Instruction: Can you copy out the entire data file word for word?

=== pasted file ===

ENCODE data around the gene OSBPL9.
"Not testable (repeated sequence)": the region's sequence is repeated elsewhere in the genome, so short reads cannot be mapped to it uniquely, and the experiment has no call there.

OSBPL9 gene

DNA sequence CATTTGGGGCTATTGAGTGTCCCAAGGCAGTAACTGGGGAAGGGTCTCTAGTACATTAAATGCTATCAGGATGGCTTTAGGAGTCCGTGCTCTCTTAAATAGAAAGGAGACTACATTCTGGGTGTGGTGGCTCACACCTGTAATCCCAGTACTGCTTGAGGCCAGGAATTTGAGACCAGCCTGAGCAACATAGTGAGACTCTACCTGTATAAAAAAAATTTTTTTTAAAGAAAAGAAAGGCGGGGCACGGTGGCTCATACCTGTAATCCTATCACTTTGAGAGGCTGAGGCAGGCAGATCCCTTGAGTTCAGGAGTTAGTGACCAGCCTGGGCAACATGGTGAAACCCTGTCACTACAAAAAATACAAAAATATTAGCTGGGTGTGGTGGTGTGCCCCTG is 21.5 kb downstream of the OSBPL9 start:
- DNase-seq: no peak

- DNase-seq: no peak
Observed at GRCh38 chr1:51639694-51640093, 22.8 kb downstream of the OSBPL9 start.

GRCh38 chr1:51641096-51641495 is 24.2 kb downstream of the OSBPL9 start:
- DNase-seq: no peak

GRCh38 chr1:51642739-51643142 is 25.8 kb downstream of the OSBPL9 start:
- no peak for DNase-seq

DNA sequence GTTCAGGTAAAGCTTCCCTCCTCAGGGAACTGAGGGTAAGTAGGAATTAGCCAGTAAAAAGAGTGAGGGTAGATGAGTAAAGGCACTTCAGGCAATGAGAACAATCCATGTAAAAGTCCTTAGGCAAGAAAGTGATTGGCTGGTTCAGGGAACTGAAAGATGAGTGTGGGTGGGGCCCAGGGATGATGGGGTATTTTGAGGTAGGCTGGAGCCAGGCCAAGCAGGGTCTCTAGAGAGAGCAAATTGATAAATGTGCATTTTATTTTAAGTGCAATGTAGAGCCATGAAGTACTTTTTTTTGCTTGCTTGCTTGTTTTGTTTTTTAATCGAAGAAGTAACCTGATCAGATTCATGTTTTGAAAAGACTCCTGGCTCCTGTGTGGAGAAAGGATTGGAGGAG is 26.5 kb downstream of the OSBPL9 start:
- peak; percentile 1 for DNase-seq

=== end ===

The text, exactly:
ENCODE data around the gene OSBPL9.
"Not testable (repeated sequence)": the region's sequence is repeated elsewhere in the genome, so short reads cannot be mapped to it uniquely, and the experiment has no call there.

OSBPL9 gene

DNA sequence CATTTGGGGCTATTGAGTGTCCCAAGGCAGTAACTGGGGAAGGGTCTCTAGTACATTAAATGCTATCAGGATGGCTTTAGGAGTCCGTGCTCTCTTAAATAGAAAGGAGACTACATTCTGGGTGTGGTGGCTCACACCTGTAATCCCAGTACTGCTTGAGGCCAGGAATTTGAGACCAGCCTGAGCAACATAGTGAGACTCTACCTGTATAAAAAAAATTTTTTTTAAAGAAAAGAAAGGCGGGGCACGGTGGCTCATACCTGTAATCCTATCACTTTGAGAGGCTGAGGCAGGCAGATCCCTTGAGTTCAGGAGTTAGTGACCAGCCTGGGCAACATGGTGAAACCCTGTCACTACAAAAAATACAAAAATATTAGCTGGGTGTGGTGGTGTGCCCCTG is 21.5 kb downstream of the OSBPL9 start:
- DNase-seq: no peak

- DNase-seq: no peak
Observed at GRCh38 chr1:51639694-51640093, 22.8 kb downstream of the OSBPL9 start.

GRCh38 chr1:51641096-51641495 is 24.2 kb downstream of the OSBPL9 start:
- DNase-seq: no peak

GRCh38 chr1:51642739-51643142 is 25.8 kb downstream of the OSBPL9 start:
- no peak for DNase-seq

DNA sequence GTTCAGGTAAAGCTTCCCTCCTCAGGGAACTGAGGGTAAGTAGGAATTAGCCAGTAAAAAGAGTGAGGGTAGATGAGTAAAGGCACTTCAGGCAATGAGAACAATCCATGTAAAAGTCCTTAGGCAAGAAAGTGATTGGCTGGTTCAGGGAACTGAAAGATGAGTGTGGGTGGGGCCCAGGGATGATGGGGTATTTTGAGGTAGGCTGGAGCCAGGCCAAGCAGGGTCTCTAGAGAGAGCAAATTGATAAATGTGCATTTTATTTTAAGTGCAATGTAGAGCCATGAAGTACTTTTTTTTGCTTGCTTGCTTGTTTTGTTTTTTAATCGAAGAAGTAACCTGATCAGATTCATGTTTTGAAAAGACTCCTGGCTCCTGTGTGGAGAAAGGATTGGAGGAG is 26.5 kb downstream of the OSBPL9 start:
- peak; percentile 1 for DNase-seq